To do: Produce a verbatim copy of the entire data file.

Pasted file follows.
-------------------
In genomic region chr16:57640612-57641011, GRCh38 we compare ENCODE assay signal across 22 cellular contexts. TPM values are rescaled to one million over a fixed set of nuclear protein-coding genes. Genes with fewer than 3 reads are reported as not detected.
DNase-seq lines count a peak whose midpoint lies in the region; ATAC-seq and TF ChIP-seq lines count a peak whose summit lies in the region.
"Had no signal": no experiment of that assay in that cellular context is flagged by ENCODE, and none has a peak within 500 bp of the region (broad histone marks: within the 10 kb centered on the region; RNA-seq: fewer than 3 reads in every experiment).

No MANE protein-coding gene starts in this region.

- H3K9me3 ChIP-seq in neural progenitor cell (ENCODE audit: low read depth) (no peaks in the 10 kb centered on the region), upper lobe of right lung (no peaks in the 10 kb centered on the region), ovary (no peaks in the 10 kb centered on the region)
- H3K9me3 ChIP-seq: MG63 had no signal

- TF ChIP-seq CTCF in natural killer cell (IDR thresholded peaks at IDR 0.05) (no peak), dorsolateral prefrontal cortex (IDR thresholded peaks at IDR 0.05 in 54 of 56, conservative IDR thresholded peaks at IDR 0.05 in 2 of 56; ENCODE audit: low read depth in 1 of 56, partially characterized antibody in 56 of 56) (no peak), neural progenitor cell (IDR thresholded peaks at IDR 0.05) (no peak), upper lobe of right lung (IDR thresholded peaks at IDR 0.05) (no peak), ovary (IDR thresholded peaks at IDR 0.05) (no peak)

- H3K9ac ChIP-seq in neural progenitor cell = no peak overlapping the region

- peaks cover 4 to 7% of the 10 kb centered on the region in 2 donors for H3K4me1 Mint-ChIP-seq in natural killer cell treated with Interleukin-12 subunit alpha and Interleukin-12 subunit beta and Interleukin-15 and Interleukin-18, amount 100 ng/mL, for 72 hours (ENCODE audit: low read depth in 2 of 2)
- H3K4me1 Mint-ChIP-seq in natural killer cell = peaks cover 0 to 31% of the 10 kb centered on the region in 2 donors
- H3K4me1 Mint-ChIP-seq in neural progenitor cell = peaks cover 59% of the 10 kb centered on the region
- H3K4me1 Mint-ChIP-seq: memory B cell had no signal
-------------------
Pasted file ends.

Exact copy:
In genomic region chr16:57640612-57641011, GRCh38 we compare ENCODE assay signal across 22 cellular contexts. TPM values are rescaled to one million over a fixed set of nuclear protein-coding genes. Genes with fewer than 3 reads are reported as not detected.
DNase-seq lines count a peak whose midpoint lies in the region; ATAC-seq and TF ChIP-seq lines count a peak whose summit lies in the region.
"Had no signal": no experiment of that assay in that cellular context is flagged by ENCODE, and none has a peak within 500 bp of the region (broad histone marks: within the 10 kb centered on the region; RNA-seq: fewer than 3 reads in every experiment).

No MANE protein-coding gene starts in this region.

- H3K9me3 ChIP-seq in neural progenitor cell (ENCODE audit: low read depth) (no peaks in the 10 kb centered on the region), upper lobe of right lung (no peaks in the 10 kb centered on the region), ovary (no peaks in the 10 kb centered on the region)
- H3K9me3 ChIP-seq: MG63 had no signal

- TF ChIP-seq CTCF in natural killer cell (IDR thresholded peaks at IDR 0.05) (no peak), dorsolateral prefrontal cortex (IDR thresholded peaks at IDR 0.05 in 54 of 56, conservative IDR thresholded peaks at IDR 0.05 in 2 of 56; ENCODE audit: low read depth in 1 of 56, partially characterized antibody in 56 of 56) (no peak), neural progenitor cell (IDR thresholded peaks at IDR 0.05) (no peak), upper lobe of right lung (IDR thresholded peaks at IDR 0.05) (no peak), ovary (IDR thresholded peaks at IDR 0.05) (no peak)

- H3K9ac ChIP-seq in neural progenitor cell = no peak overlapping the region

- peaks cover 4 to 7% of the 10 kb centered on the region in 2 donors for H3K4me1 Mint-ChIP-seq in natural killer cell treated with Interleukin-12 subunit alpha and Interleukin-12 subunit beta and Interleukin-15 and Interleukin-18, amount 100 ng/mL, for 72 hours (ENCODE audit: low read depth in 2 of 2)
- H3K4me1 Mint-ChIP-seq in natural killer cell = peaks cover 0 to 31% of the 10 kb centered on the region in 2 donors
- H3K4me1 Mint-ChIP-seq in neural progenitor cell = peaks cover 59% of the 10 kb centered on the region
- H3K4me1 Mint-ChIP-seq: memory B cell had no signal